Hypersound speakers

Turtle Beach Helps Those Suffering From Hearing Loss With HYPERSOUND

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When you think of Turtle Beach, you think of awesome video game headsets that provide great sound. You wouldn’t normally associate them with being innovators in the field of medicine. Well, that’s about to change thanks to the company’s latest invention: HYPERSOUND.

HYPERSOUND speakers consist of two thin panels that direct an ultrasound beam that carries audio throughout the air. Normal speakers aren’t focused, and generate sound omnidirectionally. HYPERSOUND speakers are comparable to a flashlight in the way they work. They generate sound in a controlled, focused beam. When one enters the beam’s sound radius, they hear sound as if they were wearing a surround sound headset.

I tried out HYPERSOUND for myself last week when I got a chance to hangout with some of the folks from Turtle Beach. I was placed directly in front of a TV screen with the two panels on either side of me. I had to make sure that I could see myself reflected on each panel to ensure that I would get the full focus of the sound beams. When I was set up, all I heard was the sounds coming from the television, which sounded about as normal as you would expect. When the HYPERSOUND speakers were turned on however, I got to hear the differences between it and a regular TV.

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It’s one thing to have this stuff explained to you and another to actually experience it for yourself. The best way to describe it is to imagine being inside an ocean of sound. While the official statement says that this technology is like putting on a pair of surround sound speakers, it’s actually better than that since you aren’t cutting yourself off from the world by having headphones over your ears. And of course, there is the fact that it’s more comfortable to listen to speakers than to headphones since there is nothing physically on your ears.

Since the sound beams are focused, if you move out of the range of the speakers, you’ll no longer hear the sounds as clearly as you would if you were in their field of sound. If something or someone were to get in front of the speakers, you wouldn’t hear the sounds at all. What this means is that you can have these speakers turned on without disturbing anyone around you.

For those who suffer from hearing loss, this is a virtual godsend. Over eighty percent of folks who visit a Audiologist (hearing specialist) for the first time do so specifically because they are having problems hearing and understanding their TV. The typical solution for hearing loss is a hearing aid, which is something most people do not want to use. There is typically a five to seven year gap between the time people first visit an Audiologist and when they do get hearing aids.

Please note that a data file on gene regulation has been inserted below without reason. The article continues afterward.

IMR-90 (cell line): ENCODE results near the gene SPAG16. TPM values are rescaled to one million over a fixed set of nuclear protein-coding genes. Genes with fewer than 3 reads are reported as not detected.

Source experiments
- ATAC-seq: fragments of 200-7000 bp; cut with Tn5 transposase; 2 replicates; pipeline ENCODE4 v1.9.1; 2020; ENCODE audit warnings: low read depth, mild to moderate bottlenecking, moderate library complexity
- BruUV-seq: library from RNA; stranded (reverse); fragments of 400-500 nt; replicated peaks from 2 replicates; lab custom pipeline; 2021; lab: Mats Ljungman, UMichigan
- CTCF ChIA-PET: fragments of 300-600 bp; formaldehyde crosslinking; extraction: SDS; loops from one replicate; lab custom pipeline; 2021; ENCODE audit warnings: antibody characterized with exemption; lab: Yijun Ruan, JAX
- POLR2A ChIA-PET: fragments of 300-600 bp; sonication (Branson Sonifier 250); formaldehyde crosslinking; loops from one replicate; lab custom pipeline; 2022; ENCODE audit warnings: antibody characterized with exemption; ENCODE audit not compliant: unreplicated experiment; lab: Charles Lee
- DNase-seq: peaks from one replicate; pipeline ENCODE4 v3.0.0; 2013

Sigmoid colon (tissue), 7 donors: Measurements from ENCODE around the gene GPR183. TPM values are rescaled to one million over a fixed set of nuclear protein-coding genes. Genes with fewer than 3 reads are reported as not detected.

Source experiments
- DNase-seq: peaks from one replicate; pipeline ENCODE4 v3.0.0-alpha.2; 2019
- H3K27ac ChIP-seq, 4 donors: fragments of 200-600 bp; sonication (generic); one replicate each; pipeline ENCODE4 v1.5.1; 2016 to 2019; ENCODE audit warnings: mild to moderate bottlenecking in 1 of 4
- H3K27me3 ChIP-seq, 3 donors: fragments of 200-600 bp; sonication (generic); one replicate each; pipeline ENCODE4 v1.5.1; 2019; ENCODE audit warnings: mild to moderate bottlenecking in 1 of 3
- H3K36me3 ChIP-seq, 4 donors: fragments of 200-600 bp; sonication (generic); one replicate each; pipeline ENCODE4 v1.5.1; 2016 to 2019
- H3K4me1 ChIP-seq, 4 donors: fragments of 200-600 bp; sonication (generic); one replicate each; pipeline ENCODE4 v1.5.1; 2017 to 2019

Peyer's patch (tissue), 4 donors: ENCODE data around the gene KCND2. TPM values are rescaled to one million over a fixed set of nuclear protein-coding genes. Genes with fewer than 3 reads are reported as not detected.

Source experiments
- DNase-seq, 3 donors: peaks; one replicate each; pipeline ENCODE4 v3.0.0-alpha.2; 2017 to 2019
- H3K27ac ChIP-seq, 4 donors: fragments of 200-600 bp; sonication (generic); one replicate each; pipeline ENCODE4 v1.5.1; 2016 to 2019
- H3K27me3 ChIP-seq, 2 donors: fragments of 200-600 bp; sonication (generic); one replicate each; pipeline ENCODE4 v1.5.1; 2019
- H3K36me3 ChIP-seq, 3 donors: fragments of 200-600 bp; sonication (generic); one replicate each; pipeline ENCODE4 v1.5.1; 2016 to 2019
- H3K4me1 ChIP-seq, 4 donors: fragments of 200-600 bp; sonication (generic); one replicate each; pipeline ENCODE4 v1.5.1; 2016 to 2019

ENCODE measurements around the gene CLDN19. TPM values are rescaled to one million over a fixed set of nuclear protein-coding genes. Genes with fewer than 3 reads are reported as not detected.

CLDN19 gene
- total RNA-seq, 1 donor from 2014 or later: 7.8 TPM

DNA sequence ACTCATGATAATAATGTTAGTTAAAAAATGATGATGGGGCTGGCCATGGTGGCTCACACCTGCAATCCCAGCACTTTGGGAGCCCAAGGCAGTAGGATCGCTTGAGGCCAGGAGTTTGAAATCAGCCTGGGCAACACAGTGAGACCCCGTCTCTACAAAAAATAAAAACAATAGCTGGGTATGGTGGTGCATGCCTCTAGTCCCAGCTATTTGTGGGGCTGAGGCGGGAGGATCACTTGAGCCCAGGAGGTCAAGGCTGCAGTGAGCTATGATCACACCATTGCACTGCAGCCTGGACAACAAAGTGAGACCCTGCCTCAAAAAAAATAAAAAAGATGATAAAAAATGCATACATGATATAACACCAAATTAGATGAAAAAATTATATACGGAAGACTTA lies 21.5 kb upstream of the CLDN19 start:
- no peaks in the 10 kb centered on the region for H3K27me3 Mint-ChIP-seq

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While HYPERSOUND isn’t meant to be a solution to hearing loss, it is meant to provide a way for those who do suffer from hearing loss to understand their TV better without paying for the expensive devices. Typically, hearing aids start at $2000 and can go as high as $8000 to $10,000. To make matters worse, they are not usually covered by health insurance. With one in five Americans, and one in three people over age 65 suffering from hearing loss, as well as 50 million Americans, and 360 million globally who suffer from hearing loss, it’s easy to see how a product like this would be a great solution and alternative to hearing aids since it will cost (about) $1500.

HYPERSOUND has already received FDA approval (back in February of 2014), and Turtle Beach has partnered with many, including: American Hearing Aid Associates (AHAA), Audiology Management Group, Inc. (AMG), Amplified Resource Group, LLC (ARG), AuDConnex, and Fuel Medical Group, LLC in order to bring this technology to as many people as possible. This isn’t a product that can be found at a Best Buy, and will instead be distributed to hospitals and medical institutions.

Though not made specifically for gaming, HYPERSOUND is a great and innovative piece of technology that Turtle Beach has developed which will help millions of people who suffer from hearing loss to better understand their TVs.

About The Author
Tony Polanco Executive Editor
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